Tuesday, 22 June 2010

Bug Safaris - A Useful Activity?

I was introduced to a new computing term the other day: bug safari. I wasn't convinced by the idea, but I'm keen to hear others' thoughts. Why not write a comment once you've read this article. Tell me, and your fellow readers, what you think.

I've been doing some work with a company named Space Time Research (STR). They're an Australian company who produce some rather good tabulation and visualisation software.

In a 2009 STR blog entry, Jo Deeker & Adrian Mirabelli describe how the STR quality team used a "bug safari" to enhance the quality of an upcoming release. Upon reading the blog entry for the first time, it sounded to me like they just arranged for some people to randomly use the software and deliberately try to find bugs. But reading it again more carefully I could see some structure and planning elements, and I could begin to see some merit.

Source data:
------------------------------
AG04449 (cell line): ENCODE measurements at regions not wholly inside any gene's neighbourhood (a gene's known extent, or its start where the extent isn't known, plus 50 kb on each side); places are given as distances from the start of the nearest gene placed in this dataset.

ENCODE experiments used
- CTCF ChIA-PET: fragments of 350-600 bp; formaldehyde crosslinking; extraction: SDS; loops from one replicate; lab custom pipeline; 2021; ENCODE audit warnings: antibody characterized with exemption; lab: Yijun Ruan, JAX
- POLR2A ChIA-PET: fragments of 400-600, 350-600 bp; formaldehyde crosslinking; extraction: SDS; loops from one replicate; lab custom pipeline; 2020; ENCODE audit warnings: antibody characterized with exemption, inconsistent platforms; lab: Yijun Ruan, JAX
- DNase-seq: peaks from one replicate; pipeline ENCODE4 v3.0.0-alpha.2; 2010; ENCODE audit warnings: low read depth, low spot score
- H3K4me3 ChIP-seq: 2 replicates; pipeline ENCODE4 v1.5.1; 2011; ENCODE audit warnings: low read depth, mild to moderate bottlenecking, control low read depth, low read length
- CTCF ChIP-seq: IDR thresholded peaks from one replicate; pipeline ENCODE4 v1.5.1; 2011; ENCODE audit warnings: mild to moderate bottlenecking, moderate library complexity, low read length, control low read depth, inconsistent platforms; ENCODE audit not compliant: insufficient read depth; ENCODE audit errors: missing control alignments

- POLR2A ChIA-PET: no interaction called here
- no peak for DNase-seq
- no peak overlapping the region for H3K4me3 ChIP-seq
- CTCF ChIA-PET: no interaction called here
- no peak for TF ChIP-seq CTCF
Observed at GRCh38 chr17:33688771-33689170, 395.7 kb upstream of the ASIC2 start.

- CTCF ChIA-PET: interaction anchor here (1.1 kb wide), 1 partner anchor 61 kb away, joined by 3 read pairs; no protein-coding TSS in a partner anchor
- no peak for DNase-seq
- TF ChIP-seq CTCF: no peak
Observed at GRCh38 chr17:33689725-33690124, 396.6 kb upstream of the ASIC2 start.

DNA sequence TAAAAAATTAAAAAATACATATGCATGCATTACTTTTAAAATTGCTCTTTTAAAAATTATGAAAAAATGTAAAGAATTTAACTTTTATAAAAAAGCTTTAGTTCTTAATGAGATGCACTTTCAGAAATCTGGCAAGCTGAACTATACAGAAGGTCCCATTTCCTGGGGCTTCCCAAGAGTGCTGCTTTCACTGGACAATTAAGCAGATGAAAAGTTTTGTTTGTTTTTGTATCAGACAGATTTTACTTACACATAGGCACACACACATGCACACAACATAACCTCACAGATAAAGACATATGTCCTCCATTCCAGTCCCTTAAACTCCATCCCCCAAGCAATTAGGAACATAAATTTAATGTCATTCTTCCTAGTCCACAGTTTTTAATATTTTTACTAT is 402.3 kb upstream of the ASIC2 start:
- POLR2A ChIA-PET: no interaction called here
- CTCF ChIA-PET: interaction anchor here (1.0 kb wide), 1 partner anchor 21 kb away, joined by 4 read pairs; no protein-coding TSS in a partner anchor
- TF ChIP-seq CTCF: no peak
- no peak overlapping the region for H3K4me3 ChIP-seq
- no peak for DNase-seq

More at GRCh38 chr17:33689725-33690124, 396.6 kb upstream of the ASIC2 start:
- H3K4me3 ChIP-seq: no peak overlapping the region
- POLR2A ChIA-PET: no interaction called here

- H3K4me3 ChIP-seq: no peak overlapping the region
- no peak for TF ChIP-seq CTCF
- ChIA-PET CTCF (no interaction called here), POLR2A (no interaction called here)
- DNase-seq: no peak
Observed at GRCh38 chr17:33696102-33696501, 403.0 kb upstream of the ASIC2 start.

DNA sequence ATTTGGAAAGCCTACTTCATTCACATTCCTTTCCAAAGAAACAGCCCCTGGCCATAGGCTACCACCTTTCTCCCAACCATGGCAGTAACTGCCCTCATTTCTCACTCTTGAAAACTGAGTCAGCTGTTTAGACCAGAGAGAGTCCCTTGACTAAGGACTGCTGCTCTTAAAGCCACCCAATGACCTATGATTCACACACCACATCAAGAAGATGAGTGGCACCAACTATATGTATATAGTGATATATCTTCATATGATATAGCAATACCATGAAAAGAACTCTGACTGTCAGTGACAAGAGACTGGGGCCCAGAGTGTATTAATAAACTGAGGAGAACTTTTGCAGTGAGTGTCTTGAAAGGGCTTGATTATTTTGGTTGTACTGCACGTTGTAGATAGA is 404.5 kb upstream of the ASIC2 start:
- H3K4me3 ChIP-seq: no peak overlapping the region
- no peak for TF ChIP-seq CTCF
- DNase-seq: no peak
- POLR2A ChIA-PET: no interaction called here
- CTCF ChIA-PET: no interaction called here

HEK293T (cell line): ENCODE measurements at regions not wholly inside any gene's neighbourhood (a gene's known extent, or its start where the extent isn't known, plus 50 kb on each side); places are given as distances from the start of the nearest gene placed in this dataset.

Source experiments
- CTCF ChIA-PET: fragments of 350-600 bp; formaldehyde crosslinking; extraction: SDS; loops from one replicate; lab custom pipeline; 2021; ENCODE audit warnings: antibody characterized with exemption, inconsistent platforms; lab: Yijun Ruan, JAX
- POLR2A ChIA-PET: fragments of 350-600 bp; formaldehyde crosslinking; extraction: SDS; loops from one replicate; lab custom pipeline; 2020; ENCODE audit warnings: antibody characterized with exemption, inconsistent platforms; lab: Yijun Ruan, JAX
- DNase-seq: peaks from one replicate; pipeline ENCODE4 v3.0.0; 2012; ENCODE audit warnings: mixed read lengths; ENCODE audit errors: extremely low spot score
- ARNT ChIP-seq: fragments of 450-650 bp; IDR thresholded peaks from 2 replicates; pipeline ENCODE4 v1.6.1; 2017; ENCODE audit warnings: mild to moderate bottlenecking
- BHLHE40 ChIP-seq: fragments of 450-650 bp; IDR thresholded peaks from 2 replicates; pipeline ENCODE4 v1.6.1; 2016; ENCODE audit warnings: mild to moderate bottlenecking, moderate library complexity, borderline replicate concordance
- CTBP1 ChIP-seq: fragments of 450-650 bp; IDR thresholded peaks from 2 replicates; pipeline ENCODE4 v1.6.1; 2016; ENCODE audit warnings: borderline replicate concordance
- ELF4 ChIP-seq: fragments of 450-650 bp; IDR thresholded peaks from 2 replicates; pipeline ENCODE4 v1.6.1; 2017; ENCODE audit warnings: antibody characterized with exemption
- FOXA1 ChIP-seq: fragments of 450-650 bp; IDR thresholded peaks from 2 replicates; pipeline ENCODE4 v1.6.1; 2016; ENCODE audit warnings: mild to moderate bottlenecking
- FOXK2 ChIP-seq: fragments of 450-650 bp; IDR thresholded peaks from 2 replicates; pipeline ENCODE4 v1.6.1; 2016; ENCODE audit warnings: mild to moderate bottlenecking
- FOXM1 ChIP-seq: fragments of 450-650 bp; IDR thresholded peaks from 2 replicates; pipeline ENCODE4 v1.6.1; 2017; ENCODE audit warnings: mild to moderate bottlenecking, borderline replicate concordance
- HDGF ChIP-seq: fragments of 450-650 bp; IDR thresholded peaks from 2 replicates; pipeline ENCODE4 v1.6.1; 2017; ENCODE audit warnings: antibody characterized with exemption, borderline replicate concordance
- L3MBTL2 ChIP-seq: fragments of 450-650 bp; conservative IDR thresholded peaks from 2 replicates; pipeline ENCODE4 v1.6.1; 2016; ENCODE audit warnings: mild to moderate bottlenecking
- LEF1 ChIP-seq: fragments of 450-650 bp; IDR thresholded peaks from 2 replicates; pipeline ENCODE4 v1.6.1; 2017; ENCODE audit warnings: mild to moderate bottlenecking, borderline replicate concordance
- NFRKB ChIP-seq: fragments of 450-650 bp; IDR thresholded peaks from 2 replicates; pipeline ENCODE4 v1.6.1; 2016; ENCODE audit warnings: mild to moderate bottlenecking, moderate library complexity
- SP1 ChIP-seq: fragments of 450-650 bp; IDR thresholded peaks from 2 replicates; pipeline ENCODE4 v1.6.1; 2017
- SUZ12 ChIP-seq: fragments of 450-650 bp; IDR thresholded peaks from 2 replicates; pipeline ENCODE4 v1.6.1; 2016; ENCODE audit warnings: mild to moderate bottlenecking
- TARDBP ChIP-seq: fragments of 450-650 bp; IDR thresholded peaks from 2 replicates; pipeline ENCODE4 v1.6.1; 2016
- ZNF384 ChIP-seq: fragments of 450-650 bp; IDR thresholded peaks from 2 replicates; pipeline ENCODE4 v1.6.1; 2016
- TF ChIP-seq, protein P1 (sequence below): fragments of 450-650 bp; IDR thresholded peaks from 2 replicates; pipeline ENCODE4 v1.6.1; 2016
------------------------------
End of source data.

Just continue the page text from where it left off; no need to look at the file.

Conventional, structured testing is focused upon the use of tests scripts which are themselves traceable to the elements of the requirements and/or specification. In this way, you can be sure you have planned and scripted at least one test for each functional element or design element (I shall talk about the V-model in a later blog article). On the face of it there is no value in any further testing since you believe you've tested everything. But software often incorporates complex paths through it, and testing rarely produces a comprehensive test of all paths (testing produces confidence, not guarantees). So, I can see merit in allowing users to go "off piste" with their testing and spend a limited amount of time just using it and trying to break it.

As I say, testing is about producing confidence not guarantees, and I see that bug safaris can generate confidence in some situations.

What do you think? Share your thoughts; write a comment...